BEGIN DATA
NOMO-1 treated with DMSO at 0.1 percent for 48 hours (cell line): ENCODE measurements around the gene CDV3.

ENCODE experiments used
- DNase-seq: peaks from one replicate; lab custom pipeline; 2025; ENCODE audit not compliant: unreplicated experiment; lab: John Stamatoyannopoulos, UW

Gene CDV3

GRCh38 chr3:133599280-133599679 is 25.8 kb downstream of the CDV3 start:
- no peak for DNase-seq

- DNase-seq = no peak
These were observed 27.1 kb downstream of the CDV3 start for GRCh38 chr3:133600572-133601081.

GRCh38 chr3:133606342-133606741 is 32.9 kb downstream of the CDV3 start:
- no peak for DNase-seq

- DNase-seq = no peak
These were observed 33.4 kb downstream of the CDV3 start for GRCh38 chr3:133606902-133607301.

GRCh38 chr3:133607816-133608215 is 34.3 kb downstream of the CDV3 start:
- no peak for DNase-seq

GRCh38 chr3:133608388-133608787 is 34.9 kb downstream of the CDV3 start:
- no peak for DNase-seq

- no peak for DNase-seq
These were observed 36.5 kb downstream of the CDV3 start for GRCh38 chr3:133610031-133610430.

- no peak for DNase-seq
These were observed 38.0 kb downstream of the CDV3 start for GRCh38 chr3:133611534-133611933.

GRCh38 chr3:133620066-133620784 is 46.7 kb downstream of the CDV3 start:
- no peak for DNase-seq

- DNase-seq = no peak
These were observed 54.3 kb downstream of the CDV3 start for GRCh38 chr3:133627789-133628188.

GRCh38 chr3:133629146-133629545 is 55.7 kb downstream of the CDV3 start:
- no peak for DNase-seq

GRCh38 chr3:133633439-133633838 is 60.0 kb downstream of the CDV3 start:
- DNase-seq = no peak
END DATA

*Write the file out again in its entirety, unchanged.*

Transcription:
NOMO-1 treated with DMSO at 0.1 percent for 48 hours (cell line): ENCODE measurements around the gene CDV3.

ENCODE experiments used
- DNase-seq: peaks from one replicate; lab custom pipeline; 2025; ENCODE audit not compliant: unreplicated experiment; lab: John Stamatoyannopoulos, UW

Gene CDV3

GRCh38 chr3:133599280-133599679 is 25.8 kb downstream of the CDV3 start:
- no peak for DNase-seq

- DNase-seq = no peak
These were observed 27.1 kb downstream of the CDV3 start for GRCh38 chr3:133600572-133601081.

GRCh38 chr3:133606342-133606741 is 32.9 kb downstream of the CDV3 start:
- no peak for DNase-seq

- DNase-seq = no peak
These were observed 33.4 kb downstream of the CDV3 start for GRCh38 chr3:133606902-133607301.

GRCh38 chr3:133607816-133608215 is 34.3 kb downstream of the CDV3 start:
- no peak for DNase-seq

GRCh38 chr3:133608388-133608787 is 34.9 kb downstream of the CDV3 start:
- no peak for DNase-seq

- no peak for DNase-seq
These were observed 36.5 kb downstream of the CDV3 start for GRCh38 chr3:133610031-133610430.

- no peak for DNase-seq
These were observed 38.0 kb downstream of the CDV3 start for GRCh38 chr3:133611534-133611933.

GRCh38 chr3:133620066-133620784 is 46.7 kb downstream of the CDV3 start:
- no peak for DNase-seq

- DNase-seq = no peak
These were observed 54.3 kb downstream of the CDV3 start for GRCh38 chr3:133627789-133628188.

GRCh38 chr3:133629146-133629545 is 55.7 kb downstream of the CDV3 start:
- no peak for DNase-seq

GRCh38 chr3:133633439-133633838 is 60.0 kb downstream of the CDV3 start:
- DNase-seq = no peak